Guwahati: It was peak tourist season in Sikkim when India started reporting its first COVID-19 case. The tiny Himalayan state known for its astuteness and discipline implemented strict measures. One of its first decisions was to ban entry of tourists and those already in the state began their swift exit. The state relies heavily on tourism with over 20 lakh visiting every year.
The flourishing industry was the first to feel the impact of a virus which was still thousands of miles away. Overnight, hotels were empty, tours were cancelled and taxis had nowhere to go. The other Northeastern states followed suit.
Serial entrepreneur and Forbes 30 under 30 Asia fellow Rewaj Chettri from Gangtok, Sikkim is the founder of NE Taxi. Having founded 35 companies, he is no stranger to downturns but this is different. “Uncertainty of the lockdown is one of the biggest challenges at the moment which entrepreneurs are dealing with,” says Chettri. His strategy to stay asset-light and tech-heavy has paid off. He and his small team are using the lockdown to develop new products that appeal to the millennials.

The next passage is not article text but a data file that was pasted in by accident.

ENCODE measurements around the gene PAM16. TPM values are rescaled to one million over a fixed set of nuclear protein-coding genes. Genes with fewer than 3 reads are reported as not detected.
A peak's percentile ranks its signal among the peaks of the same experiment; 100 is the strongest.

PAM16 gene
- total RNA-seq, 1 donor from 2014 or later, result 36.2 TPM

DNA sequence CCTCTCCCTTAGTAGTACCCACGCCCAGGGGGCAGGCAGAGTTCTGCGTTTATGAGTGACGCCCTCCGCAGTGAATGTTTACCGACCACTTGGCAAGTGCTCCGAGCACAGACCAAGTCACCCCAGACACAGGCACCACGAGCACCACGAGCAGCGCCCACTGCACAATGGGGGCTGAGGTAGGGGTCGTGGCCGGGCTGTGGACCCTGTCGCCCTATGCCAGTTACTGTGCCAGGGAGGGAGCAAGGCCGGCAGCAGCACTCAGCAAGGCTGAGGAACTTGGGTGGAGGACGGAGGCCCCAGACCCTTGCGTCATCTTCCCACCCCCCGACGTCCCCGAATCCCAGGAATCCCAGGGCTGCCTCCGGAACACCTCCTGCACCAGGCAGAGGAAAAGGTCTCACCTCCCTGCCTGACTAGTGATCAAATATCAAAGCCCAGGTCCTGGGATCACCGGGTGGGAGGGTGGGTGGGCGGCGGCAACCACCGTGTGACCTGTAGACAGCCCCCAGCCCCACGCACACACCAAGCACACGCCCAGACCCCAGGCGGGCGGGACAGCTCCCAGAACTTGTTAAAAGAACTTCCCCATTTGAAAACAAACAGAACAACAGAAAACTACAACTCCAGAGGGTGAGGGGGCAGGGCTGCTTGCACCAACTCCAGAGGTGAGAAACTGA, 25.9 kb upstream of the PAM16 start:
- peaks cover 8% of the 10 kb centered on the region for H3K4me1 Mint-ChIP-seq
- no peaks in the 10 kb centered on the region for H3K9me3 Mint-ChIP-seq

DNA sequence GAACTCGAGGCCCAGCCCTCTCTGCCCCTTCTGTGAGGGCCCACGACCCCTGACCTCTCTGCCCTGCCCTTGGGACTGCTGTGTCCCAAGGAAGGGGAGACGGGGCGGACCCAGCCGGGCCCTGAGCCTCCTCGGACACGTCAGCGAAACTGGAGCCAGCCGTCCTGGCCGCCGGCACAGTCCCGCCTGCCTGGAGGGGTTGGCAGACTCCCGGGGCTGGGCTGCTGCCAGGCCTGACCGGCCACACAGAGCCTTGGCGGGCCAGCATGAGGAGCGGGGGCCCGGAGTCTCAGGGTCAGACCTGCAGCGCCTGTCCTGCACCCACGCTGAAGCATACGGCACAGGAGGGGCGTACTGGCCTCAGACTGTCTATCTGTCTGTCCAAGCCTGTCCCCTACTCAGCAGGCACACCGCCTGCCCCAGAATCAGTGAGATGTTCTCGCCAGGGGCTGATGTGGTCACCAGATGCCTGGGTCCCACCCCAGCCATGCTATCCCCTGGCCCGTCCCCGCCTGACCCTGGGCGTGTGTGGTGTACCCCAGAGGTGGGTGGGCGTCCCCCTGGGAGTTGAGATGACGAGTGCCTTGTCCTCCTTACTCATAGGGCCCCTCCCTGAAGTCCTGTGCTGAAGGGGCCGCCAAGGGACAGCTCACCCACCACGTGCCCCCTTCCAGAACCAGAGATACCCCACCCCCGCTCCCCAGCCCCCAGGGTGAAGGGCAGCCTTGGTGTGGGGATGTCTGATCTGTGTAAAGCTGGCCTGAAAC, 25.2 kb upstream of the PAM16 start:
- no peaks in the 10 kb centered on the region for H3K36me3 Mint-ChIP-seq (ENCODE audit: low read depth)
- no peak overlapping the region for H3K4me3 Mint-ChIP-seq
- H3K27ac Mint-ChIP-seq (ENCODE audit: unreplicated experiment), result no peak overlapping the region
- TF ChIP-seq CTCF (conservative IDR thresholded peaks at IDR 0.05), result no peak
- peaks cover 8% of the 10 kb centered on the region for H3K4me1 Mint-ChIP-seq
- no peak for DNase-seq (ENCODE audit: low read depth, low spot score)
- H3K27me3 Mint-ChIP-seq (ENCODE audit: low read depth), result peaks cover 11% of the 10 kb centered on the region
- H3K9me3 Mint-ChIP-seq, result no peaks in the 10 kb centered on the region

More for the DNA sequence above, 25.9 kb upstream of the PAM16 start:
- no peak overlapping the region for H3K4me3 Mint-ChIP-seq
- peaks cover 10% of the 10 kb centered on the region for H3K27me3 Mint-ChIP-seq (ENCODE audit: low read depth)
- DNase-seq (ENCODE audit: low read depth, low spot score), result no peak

Hotels have been hit the hardest. Bjorn De Niese, director of Mayfair Spa Resort & Casino and co-founder, RightClique Hospitality, says that the hospitality sector has lost its peak summer season. The impact is severe on startups as well as bigger businesses. “Tourism is one of the largest hit sectors in the entire scenario. It’s fair to say a very large amount of the jobs have been hanging in the balance right now,” he cautions.
A few hundred kilometres away in Meghalaya, another young entrepreneur is fighting the COVID-19 battle. RK Vijay Byrsat, managing director, Centre of Learning, Knowledge & Services (COLKS), works with farmers empowering them with information and creating financial linkages.